28 November 2019

Where Men Win Glory by Jon Krakauer


When I first met Ben he was much more into football than he was basketball. He used to follow the Oakland Raiders and the Arizona Cardinals. Of the two teams the only things that came to mind for me was the N.W.A. and Pat Tillman... and so I decided to get a copy of Where Men Win Glory: The Odyssey of Pat Tillman so I could never be excluded when people talk football again... It has proven to be a good conversation starter with some sport fans, but Stefan and Ben still prattle on about football and Jon Krakauer's fifth book hasn't proven to be the in I wanted. STILL, I enjoyed reading this and here's what I thought...

Where Men Win Glory is the story of Pat Tillman, an NFL player who walked away from a hefty contract to join the army after September 11th. A few years into his service Tillman is killed by fratricide (friendly fire) and a lot of the book is dedicated to explaining all the ways the U.S. government tried to cover up the cause of his death. Krakauer relies on journal entries, interviews with Tillman's wife and family, as well as passages from Tillman's mother's book, and court documents. As Krakauer cites early on in the book from Aeschylus the Greek tragedian: "in war, truth is the first casualty."


Chaos is indeed the normal state of affairs on the battleground, and no army has figured out a way to plan effectively for, let alone alleviate, the so-called fog of war. When the military is confronted with the fratricidal carnage that predictably results,  denial and dissembling are its time-honored responses of first resort."


I have little-to-no interest in football (as mentioned above) and even less interest in American politics and their involvement in the war in Afghanistan and Iraq. So you'd think that I would hate this book given that it spends its entire time split between the two subjects. But this is my third time reading a Krakauer book and I have yet to be disappointed. Even though my interest in his subject material ranges (I am borderline obsessed with Everest, but don't really care about Mormonism) I am ALWAYS impressed with his writing and research.

This was no different for his telling of Pat Tillman's story. Like all of his books (save for his depiction of Anatoli Boukreev imo) Krakauer paints a two-sided portrait of his subjects. Where Men Win Glory isn't about telling readers Tillman was a war hero or an American symbol of patriotism, it's about digging into his real story and figuring out who Tillman was and how this contrasted the way the American government exploited him.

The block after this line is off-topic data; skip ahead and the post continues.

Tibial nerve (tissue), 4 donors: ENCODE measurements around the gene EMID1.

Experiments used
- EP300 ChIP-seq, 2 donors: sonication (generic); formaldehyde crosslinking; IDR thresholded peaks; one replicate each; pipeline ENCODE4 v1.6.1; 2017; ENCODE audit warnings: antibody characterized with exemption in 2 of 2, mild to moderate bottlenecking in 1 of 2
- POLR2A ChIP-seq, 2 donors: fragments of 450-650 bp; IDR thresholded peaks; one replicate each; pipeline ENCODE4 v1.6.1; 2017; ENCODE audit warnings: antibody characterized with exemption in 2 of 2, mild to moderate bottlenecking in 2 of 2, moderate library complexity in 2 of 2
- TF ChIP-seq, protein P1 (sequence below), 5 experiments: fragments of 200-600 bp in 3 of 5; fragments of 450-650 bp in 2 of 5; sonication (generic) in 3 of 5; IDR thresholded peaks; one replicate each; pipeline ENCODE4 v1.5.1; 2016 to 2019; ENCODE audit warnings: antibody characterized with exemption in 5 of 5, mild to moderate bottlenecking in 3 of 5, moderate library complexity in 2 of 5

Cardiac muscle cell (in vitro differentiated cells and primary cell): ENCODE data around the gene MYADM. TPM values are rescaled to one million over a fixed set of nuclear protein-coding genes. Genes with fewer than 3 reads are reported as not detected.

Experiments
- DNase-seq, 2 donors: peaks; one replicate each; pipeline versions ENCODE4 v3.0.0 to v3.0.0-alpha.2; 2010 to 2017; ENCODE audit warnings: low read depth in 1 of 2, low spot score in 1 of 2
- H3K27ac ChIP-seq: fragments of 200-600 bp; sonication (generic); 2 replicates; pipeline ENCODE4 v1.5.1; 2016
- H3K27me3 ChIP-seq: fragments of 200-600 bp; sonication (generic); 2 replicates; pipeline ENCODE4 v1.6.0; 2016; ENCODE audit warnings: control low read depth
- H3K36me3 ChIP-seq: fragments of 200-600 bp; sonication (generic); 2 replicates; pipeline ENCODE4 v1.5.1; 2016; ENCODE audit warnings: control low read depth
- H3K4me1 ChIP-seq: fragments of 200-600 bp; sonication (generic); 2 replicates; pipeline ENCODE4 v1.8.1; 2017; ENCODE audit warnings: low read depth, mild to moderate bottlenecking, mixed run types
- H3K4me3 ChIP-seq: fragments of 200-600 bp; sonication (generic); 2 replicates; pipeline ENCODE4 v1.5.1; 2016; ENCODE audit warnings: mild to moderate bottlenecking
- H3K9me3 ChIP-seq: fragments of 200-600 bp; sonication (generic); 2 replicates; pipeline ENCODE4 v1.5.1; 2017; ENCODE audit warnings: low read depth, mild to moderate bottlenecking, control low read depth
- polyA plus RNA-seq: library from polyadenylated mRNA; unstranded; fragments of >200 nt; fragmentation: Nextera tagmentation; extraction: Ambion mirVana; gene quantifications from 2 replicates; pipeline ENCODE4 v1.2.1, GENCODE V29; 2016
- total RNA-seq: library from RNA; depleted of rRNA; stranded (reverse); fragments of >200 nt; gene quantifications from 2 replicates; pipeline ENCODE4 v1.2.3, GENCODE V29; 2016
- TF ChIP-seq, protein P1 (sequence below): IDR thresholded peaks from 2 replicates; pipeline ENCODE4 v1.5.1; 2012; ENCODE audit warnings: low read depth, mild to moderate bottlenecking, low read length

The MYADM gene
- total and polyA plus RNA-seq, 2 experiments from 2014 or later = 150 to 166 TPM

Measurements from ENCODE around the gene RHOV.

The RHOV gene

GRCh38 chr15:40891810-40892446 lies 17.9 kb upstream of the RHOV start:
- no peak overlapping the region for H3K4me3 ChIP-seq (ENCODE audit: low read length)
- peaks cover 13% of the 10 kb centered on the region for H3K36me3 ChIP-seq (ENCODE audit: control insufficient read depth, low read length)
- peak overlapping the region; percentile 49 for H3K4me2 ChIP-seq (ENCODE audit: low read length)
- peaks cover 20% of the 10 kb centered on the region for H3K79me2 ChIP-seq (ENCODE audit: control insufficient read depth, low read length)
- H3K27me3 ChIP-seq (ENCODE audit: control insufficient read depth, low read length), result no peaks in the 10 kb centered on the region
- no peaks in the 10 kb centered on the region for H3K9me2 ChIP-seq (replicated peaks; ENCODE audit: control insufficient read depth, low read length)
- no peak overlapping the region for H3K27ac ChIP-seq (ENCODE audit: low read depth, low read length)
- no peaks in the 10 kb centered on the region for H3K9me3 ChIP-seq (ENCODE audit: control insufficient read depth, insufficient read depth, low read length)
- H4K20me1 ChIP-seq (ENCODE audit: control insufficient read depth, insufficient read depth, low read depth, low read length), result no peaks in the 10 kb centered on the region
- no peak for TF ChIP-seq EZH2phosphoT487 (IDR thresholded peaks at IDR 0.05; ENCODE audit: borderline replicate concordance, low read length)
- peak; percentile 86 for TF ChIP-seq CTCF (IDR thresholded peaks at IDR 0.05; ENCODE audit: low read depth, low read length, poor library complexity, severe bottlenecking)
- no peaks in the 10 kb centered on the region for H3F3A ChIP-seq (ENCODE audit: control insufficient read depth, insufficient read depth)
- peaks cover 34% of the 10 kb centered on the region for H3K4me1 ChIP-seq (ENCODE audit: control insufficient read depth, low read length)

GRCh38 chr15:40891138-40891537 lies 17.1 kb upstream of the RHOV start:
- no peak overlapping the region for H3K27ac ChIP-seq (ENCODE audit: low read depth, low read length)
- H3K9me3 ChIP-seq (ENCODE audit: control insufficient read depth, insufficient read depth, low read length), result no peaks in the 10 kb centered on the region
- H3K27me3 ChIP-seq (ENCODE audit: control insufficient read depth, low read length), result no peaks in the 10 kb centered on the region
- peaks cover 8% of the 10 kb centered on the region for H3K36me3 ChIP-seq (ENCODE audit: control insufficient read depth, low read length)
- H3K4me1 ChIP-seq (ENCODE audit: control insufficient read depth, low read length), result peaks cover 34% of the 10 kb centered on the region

The juxtaposition of Pat's vulnerability with his fearlessness and self-assurance is not an easy thing to wrap one's mind around, but it was an absolutely central aspect of his personality."



Pat Tillman
My only other knowledge of Tillman was when I listened to an episode of Chapo Trap House and they were discussing Colin Kaepernick and other NFL players kneeling during the national anthem. I remember Chapo citing one political party member who said Tillman would be rolling over in his grave... and how they laughed at this comment believing Tillman probably would have been the first to kneel in solidarity with Kaepernick. As they went on to say, "Tillman sexted with Noam Chomsky."

You definitely get a sense of what Tillman was like as an individual and where he fell politically through Krakauer's research. For one, he was incredibly loyal. When the Rams showed interest in him and backed it up with a $9.6 million-dollar contract, Tillman turned it down to stay with the Cardinals for $500K. His manager was flabbergasted, but Tillman said he was committed to the team who initially gave him a chance and drafted him.

Even as he gradually grew more and more disgusted with the U.S.'s reasoning for fighting in Afghanistan and Iraq, he told his wife he had to honour his contract. But his disgust was well documented, as he wrote about it often in his journal: